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Lift: Fitness Culture, from Naked Greeks and Acrobats to Jazzercise and Ninja Warriors Hardcover – July 5, 2016
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From the Publisher
Searching for the New Frontier in Fitness
by Daniel Kunitz, author of LIFT
The ah-ha moment came while I was drowning in a snowdrift in the Andes. I'd gone to Argentina trying to keep up with a group of elite skiers who had mostly given up on resorts and chairlifts in favor of climbing up mountains before skiing down them. The problem, I realized as I swallowed snow, was that I was nothing like these athletes: they climbed and worked out every day; I lived in New York, drinking and smoking every night. Like many young people, I had an entirely one-sided relationship with my body: I took it for granted. The only reason I was in the mountains at all was that, having started skiing very young, I'd acquired just enough skill to stay within sight of these elite skiers in the chairlift-and-gravity-assisted form of the sport. Now I was trying to hike through deep snow with sixty or more pounds of gear on my back, at altitude.
So I began running and then swimming, and soon ventured into a gym to try the weights, and that's where things got weird. Almost nothing there made sense to me. How would cable lat pulldowns or bicep curls help me climb mountains? I was skeptical of the machines too, the leg presses, the ab cruncher. Something basic seemed to be missing from the gym, something vigorous and athletic.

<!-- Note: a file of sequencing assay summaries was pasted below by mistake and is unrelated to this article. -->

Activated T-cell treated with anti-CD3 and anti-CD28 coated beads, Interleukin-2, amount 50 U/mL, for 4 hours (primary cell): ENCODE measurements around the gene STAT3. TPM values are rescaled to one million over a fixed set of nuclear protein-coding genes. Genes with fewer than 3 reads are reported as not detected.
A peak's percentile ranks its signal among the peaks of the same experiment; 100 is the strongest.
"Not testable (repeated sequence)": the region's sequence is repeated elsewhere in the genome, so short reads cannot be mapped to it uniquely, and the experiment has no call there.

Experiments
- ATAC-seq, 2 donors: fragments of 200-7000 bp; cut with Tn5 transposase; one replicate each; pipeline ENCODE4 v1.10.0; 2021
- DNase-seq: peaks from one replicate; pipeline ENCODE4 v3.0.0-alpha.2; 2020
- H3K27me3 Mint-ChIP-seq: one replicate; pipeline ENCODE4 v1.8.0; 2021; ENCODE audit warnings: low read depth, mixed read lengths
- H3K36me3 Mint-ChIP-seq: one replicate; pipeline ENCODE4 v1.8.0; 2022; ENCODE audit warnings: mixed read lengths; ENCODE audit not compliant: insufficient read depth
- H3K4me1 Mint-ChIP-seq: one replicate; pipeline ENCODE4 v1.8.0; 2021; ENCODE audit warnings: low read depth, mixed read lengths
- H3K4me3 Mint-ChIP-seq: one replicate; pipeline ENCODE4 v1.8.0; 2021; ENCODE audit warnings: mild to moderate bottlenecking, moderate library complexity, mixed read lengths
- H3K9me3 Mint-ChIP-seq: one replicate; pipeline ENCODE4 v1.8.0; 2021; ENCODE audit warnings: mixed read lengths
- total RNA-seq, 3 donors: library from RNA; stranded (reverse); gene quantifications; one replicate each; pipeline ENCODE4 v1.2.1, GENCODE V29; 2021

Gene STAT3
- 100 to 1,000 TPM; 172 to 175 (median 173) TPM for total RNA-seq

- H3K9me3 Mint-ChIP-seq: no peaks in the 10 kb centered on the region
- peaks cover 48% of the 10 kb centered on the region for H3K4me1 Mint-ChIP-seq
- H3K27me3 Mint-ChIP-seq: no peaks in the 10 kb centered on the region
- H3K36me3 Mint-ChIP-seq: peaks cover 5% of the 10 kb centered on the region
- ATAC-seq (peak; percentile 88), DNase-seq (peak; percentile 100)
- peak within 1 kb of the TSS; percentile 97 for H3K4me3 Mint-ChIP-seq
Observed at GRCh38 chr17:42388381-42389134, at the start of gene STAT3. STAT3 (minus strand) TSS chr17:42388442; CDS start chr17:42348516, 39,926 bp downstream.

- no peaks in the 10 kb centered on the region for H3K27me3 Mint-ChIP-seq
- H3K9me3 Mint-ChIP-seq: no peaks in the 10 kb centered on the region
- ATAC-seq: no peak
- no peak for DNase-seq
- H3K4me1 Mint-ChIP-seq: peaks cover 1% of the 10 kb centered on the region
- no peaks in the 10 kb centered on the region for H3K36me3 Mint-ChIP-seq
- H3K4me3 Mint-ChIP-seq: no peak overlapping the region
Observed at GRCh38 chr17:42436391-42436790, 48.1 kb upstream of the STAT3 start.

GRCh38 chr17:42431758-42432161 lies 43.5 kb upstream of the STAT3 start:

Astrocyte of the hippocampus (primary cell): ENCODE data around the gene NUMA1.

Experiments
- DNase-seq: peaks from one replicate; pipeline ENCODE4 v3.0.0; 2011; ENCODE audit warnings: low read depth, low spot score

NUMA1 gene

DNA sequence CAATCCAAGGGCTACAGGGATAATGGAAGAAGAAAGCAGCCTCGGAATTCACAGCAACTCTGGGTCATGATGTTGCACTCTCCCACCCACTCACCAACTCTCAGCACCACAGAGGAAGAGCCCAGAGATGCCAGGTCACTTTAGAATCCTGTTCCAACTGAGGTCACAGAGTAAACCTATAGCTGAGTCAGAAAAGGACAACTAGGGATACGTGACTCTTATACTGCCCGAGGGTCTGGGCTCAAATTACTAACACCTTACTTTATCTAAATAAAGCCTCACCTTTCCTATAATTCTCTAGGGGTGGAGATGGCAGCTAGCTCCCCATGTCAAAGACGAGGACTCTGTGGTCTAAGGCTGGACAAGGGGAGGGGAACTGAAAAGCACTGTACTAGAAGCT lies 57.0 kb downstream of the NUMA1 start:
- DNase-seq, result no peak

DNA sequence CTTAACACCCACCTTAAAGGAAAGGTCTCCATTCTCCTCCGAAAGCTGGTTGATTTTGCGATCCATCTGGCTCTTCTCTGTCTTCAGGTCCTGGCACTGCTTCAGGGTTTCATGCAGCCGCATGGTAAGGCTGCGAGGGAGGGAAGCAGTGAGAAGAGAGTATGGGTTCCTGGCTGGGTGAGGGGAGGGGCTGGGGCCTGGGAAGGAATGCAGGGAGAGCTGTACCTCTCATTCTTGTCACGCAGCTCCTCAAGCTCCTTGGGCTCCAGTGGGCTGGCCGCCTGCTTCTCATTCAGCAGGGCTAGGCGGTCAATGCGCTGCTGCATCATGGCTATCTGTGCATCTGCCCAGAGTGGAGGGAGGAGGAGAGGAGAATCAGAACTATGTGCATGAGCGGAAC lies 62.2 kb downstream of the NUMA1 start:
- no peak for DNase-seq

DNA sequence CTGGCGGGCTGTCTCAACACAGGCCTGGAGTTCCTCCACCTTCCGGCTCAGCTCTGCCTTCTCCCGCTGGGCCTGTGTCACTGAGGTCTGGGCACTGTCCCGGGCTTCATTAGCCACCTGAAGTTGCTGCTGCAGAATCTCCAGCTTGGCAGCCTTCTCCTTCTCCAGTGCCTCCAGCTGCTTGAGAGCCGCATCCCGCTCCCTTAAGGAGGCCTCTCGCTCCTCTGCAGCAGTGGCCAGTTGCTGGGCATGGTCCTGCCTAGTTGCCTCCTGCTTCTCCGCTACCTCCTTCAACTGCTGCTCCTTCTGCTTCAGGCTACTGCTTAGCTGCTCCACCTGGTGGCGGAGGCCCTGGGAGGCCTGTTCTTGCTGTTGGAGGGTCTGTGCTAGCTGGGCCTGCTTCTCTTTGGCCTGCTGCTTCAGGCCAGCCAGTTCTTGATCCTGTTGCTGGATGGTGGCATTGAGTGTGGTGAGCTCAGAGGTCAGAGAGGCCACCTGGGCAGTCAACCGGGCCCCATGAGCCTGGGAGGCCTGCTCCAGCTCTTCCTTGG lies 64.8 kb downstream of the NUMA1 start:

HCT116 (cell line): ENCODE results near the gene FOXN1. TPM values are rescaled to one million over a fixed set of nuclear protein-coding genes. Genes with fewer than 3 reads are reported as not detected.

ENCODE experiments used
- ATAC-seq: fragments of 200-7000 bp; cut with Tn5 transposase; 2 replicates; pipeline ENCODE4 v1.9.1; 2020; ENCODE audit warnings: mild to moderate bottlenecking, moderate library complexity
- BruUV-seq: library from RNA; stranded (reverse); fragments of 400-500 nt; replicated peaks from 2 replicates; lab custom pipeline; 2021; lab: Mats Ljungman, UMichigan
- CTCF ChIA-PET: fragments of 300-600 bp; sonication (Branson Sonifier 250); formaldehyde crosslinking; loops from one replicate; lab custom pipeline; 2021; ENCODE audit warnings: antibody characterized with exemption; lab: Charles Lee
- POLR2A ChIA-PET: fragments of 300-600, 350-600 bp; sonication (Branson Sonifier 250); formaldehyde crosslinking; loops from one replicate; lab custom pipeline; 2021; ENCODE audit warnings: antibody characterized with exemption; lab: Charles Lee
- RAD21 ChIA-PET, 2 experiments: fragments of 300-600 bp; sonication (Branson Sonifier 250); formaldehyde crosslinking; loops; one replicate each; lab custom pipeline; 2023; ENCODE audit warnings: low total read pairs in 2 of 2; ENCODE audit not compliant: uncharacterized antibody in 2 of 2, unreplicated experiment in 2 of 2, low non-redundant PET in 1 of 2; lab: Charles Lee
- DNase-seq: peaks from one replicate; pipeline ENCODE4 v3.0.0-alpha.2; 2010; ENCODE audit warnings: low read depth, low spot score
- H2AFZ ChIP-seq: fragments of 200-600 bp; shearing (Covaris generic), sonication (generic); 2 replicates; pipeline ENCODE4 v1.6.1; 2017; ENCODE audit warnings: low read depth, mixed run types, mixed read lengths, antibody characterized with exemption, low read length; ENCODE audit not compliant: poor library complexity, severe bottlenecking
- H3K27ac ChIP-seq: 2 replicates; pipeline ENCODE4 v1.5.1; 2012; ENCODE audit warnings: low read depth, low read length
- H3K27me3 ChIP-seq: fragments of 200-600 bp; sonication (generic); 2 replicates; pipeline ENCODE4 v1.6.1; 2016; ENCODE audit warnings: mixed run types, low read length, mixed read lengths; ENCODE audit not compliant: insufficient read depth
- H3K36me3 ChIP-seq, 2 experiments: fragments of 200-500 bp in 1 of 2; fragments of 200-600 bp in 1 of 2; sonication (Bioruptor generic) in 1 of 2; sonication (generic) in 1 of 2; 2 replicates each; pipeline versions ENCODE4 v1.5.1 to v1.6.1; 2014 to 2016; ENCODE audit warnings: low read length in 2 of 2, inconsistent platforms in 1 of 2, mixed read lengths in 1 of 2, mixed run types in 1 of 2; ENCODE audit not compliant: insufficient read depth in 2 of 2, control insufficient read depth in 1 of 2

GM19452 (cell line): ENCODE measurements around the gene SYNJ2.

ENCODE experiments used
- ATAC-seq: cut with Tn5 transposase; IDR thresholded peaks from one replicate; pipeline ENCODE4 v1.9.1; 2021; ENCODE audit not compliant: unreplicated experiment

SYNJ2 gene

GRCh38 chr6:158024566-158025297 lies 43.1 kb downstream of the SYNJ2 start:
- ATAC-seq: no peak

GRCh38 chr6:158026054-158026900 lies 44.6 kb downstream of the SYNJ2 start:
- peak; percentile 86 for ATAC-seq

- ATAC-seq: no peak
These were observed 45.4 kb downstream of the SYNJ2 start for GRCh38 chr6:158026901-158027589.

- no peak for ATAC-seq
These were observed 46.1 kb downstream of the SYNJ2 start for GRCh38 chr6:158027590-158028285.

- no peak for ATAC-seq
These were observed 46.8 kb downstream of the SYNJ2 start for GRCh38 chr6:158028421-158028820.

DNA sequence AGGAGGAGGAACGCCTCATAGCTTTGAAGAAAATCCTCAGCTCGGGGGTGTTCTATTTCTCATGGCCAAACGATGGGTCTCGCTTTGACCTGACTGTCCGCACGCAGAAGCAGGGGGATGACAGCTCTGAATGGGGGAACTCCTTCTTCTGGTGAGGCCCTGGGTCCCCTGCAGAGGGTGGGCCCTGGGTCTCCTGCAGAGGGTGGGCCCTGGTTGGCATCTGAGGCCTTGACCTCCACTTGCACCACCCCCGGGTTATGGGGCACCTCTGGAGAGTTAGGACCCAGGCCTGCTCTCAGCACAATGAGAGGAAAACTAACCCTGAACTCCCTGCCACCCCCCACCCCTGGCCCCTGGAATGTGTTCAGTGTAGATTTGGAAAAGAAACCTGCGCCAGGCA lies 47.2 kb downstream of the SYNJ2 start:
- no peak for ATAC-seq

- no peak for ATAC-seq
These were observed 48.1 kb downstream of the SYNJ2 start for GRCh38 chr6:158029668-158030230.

My confusion about the traditional gym came at a propitious time, the early 2000s, when various new approaches to fitness began appearing. Foremost among these groups was CrossFit, which emphasized functional movements (those that mimic actions done outside the gym). But there were also calisthenics crews doing gymnastics in playgrounds and parkour practitioners running, leaping, and climbing through cityscapes across the world. These small tribes proliferated online, providing a much-needed infusion of fresh thinking about how we use our bodies. And it was from them that I learned that the routines I'd encountered in the franchise gyms were in fact comprised of bodybuilding exercises, those designed to achieve a particular look, not to perform better athletically. I was astonished. And I doubted that many people in the gym knew the origins of the exercises they did each day.
This awakening led to a whole other set of questions. Why, for instance, did people begin working out solely for aesthetic ends? Where did the notion of functional fitness come from? When in history did gyms get their start, and why? It was these lines of inquiry that led me to write LIFT. Early on in my research, I recognized two things. The first was that history of fitness is one of innovation and amnesia: much of what we know today has been known for a very long time, but at times cultures swerve away from attending to the body. The second was that we have recently entered a period of remembering and advancement, that the alternative approaches I'd come across represented the first exploratory steps into entirely virgin territory—a New Frontier in fitness, as I call it in my book.